Worth Pondering…

When I walk in the desert the birds sing very beautifully When I walk in the desert the trees wave their branches in the breeze When I walk in the desert the tall saguaro wave their arms way up high When I walk in the desert the animals stop to look at me as if they were saying “Welcome to our home.”

—Jeanette Chico, in When It Rains

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Southeastern Arizona Birding Jewel Saved

In mid-September (2013) I reported on the fund-raising effort that had been launched to purchase a landmark birding property located in bird-rich Southeastern Arizona.

Paton's Birder Haven
Paton’s Birder Haven

Anyone who has spent time carrying binoculars, camera, and a birding field guide though the mountains, canyons, and deserts of Southeastern Arizona knows the region as a premiere birding hotspots and a favorite for outdoor recreation and RVing.

The community of Patagonia (population 913), in particular, is home to many talented artists, artisans, and writers. Here you’ll find potters, weavers, jewelry makers, painters, folk and avant garde artists, as well as many known and not so well-known writers.

The elevation (4,050 feet) makes for milder summer temperatures than much of Arizona, plus there are a number of cooling lakes within the general area, but yet in winter the occasional dusting of snow usually melts by noon except in the shady crevices of the surrounding mountains.

Patagonia is located in a lush riparian habitat where Sonoita Creek meanders year-round between the Patagonia and Santa Rita mountains. The diversity of vegetation (riparian, desert, and mountain) provides sustenance for more than 300 bird species—including Mexican and Central American species that reach the extreme northern limit of their range here.

The Nature Conservancy’s Patagonia-Sonoita Creek Preserve and Patagonia Lake State Park are renowned for the 300 species of birds that migrate through or nest along their creeks and waterways.

For many years, birders who traveled to Patagonia often visited the home of Wally and Marion Paton.

Paton's Birder Haven backyard with hummingbird feeders; Wally and Marion Paton
Paton’s Birder Haven backyard with hummingbird feeders; Wally and Marion Paton

Paton’s Birder Haven had its start in 1974, when Wally and Marion—life-long bird-lovers—began to plant flowers and install water features on their property. They put up hummingbird feeders and had great success, attracting Violet-crowned Hummingbirds along with even rarer species like the Cinnamon Hummingbird and Plain-Capped Starthroat.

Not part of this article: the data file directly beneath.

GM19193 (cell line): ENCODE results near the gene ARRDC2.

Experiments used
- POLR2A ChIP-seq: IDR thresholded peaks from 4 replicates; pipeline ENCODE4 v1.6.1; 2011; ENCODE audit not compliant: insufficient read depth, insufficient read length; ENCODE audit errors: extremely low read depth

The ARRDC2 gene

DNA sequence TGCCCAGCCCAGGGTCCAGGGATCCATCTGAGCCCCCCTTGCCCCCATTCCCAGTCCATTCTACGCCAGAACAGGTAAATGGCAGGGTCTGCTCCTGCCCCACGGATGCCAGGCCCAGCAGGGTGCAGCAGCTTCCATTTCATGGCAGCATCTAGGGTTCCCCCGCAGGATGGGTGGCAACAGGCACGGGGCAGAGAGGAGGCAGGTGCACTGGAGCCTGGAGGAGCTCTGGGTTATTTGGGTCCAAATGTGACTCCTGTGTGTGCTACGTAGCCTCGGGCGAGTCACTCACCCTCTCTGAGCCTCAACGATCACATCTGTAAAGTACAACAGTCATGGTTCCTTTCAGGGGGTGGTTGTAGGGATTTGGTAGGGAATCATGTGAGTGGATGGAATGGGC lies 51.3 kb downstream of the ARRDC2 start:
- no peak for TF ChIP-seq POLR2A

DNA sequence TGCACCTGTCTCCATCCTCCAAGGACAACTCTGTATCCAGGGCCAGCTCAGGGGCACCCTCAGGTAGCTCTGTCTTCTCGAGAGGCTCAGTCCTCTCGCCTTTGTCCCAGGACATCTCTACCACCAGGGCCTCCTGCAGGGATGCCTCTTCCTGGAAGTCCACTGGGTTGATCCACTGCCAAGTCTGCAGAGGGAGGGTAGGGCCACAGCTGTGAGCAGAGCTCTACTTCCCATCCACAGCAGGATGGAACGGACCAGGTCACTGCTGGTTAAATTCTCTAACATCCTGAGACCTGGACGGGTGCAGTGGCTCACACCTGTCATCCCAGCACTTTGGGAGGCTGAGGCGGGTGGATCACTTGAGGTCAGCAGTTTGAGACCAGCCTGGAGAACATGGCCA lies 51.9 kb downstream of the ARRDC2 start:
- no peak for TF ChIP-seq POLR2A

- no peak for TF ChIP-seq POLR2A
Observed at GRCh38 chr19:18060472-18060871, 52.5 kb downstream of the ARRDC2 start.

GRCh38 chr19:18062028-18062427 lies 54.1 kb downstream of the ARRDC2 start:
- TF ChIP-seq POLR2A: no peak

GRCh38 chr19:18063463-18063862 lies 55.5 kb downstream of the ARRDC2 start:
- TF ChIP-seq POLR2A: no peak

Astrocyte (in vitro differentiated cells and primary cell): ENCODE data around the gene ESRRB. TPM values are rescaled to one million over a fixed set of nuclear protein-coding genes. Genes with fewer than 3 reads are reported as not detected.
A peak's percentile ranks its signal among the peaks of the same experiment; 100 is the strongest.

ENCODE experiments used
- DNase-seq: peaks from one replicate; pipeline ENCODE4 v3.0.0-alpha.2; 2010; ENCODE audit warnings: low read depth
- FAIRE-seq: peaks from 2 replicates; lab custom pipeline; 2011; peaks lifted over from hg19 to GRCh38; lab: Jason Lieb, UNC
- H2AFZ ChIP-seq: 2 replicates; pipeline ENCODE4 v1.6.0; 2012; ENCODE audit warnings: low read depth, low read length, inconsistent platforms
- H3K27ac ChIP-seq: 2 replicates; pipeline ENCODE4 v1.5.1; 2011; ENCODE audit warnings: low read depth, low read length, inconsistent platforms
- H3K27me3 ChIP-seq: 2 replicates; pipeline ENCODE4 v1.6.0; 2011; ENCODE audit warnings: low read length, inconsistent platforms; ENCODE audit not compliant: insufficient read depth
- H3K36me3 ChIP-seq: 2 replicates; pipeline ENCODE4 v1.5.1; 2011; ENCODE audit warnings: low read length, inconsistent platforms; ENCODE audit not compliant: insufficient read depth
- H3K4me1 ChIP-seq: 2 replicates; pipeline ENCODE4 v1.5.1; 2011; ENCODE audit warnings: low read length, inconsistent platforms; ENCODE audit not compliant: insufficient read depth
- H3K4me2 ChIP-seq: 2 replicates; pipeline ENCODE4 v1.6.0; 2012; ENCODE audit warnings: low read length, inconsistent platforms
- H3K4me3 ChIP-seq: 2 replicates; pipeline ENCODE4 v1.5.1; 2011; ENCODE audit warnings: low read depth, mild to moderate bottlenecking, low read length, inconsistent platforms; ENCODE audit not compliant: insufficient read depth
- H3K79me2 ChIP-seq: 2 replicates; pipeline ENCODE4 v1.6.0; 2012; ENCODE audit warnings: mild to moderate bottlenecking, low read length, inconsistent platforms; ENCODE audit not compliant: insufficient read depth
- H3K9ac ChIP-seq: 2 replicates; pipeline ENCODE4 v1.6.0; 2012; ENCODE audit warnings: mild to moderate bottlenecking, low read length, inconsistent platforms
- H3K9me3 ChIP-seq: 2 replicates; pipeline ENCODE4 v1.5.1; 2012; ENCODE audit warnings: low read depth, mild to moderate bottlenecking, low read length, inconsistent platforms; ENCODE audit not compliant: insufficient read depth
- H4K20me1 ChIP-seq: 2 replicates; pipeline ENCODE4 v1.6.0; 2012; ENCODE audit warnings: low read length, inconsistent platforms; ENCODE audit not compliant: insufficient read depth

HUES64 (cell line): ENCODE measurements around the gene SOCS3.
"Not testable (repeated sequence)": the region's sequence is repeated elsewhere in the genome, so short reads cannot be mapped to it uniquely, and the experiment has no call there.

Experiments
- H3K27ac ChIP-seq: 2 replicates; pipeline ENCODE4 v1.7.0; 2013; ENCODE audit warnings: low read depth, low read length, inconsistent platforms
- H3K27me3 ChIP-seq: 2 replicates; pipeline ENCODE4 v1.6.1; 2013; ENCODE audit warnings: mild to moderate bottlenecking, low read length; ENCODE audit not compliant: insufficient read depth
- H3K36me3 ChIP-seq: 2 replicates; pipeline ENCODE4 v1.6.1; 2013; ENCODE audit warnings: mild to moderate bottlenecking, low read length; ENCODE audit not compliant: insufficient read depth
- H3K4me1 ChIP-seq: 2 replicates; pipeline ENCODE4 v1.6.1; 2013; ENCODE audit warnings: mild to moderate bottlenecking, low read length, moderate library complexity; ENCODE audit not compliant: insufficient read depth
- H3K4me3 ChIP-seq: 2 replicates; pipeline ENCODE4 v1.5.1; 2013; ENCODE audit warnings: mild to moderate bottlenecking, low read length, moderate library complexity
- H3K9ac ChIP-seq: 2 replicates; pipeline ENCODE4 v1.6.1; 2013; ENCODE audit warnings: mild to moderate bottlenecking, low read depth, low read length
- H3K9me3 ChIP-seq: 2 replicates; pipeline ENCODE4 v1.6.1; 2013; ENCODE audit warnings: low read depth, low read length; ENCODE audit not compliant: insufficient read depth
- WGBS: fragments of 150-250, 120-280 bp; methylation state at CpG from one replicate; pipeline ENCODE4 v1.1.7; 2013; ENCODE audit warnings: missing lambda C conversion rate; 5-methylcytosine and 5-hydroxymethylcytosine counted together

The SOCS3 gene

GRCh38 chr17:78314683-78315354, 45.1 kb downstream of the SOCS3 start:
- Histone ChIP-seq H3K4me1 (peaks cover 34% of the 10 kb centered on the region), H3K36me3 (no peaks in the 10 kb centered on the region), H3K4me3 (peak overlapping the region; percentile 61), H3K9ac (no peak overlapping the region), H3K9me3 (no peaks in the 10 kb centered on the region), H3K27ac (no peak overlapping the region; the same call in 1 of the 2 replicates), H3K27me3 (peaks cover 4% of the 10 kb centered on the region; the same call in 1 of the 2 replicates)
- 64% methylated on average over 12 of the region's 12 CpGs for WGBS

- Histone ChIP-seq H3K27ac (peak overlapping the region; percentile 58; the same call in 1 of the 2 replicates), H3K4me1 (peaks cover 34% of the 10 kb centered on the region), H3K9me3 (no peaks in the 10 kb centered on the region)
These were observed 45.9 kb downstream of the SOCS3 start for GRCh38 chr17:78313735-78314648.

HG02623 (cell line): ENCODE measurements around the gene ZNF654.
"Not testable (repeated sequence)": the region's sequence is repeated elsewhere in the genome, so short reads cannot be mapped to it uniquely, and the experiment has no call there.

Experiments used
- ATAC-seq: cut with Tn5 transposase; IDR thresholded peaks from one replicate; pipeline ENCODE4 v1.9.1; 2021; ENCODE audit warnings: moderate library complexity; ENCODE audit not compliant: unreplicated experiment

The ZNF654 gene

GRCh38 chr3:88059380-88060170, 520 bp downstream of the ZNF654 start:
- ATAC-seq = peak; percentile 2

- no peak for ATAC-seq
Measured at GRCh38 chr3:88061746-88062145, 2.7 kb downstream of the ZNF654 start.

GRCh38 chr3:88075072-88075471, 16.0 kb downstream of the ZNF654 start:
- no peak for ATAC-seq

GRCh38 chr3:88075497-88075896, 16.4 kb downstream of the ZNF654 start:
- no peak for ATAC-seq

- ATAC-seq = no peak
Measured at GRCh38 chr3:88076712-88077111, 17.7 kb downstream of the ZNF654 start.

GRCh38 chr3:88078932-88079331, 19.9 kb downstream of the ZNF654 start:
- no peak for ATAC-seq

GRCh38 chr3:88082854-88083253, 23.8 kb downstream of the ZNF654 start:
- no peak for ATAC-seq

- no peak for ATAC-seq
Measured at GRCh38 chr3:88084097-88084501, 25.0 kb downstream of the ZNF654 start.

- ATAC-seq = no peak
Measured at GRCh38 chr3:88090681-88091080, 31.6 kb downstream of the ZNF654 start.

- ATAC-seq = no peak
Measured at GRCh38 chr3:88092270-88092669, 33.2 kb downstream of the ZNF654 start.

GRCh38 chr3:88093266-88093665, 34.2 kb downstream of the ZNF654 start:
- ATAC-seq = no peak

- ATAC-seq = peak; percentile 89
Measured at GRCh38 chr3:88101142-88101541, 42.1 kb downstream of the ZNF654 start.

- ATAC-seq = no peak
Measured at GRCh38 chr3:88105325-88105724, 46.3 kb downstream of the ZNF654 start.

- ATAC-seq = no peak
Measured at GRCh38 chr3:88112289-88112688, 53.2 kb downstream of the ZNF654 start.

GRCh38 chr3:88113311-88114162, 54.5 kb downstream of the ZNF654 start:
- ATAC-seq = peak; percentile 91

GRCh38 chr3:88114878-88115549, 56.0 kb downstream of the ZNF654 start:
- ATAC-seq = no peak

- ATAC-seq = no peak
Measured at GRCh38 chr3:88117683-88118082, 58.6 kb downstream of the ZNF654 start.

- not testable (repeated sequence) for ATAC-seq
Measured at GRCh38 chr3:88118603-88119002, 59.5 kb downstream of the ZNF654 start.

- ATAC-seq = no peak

When the couple realized birders were crowding outside their fence to get a better view, the Patons opened the gate and welcomed them inside.

Over time the Patons provided a tent for visiting birders, installed benches, and provided bird guides. They placed a chalkboard in the yard so daily sightings could be noted. On the gate, they installed a tin can called the “sugar fund” for donations to help defray the cost feeding their beloved hummers.

In recent years, Wally and Marion both died, and the surviving family members opted to liquidate the property.

That’s when American Bird Conservancy, Tucson Audubon, and Victor Emanuel Nature Tours stepped in to join forces in an effort to purchase the Paton property and together contributed about a third of the purchase amount and entered into a contract with the Paton family.

The remainder of the purchase price—around $200,000—was the goal of the fund-raising effort, which successfully ended October 15. Thanks to many hundreds of generous birders, the Paton property will now be maintained in perpetuity for birders and birds—in keeping the tradition Wally and Marion Paton began.

Additional funds will continue to be accepted by Tucson Audubon for repairs to the building (including reroofing and rewiring) and the associated property (including much-needed landscaping with native vegetation).

To make a contribution for this additional work, click here.

The associated groups are scheduled to close on the property in early 2014. Once the sale is complete, Tucson Audubon will assume ownership and management responsibilities of the Paton property, and maintain an office there.

In addition to some of the Paton’s favorite hummingbird species like the Violet-crowned and Broad-tailed, along with the rarer Cinnamon hummingbird and Plain-Capped Starthroat, the Patagonia region hosts thick-billed kingbirds, zone-tailed hawks, green kingfishers, black-bellied whistling ducks, northern beardless-tyrannulets, black-capped gnatcatchers, and rose-throated becards.

header_MOQUAnd of course, there’s the exclamation point on every Southern Arizona birding visitor’s list, the elegant trogon.

And thanks to generous birders, the Paton legacy will continue far into the future.

Details

American Bird Conservancy

Website: abcbirds.org

Tucson Audubon Society

Website: tucsonaudubon.org

Victor Emanuel Nature Tours

Website: ventbird.com

Worth Pondering…

Have you ever observed a hummingbird moving about in an aerial dance among the flowers—a living prismatic gem…. it is a creature of such fairy-like loveliness as to mock all description.

—W.H. Hudson, Green Mansion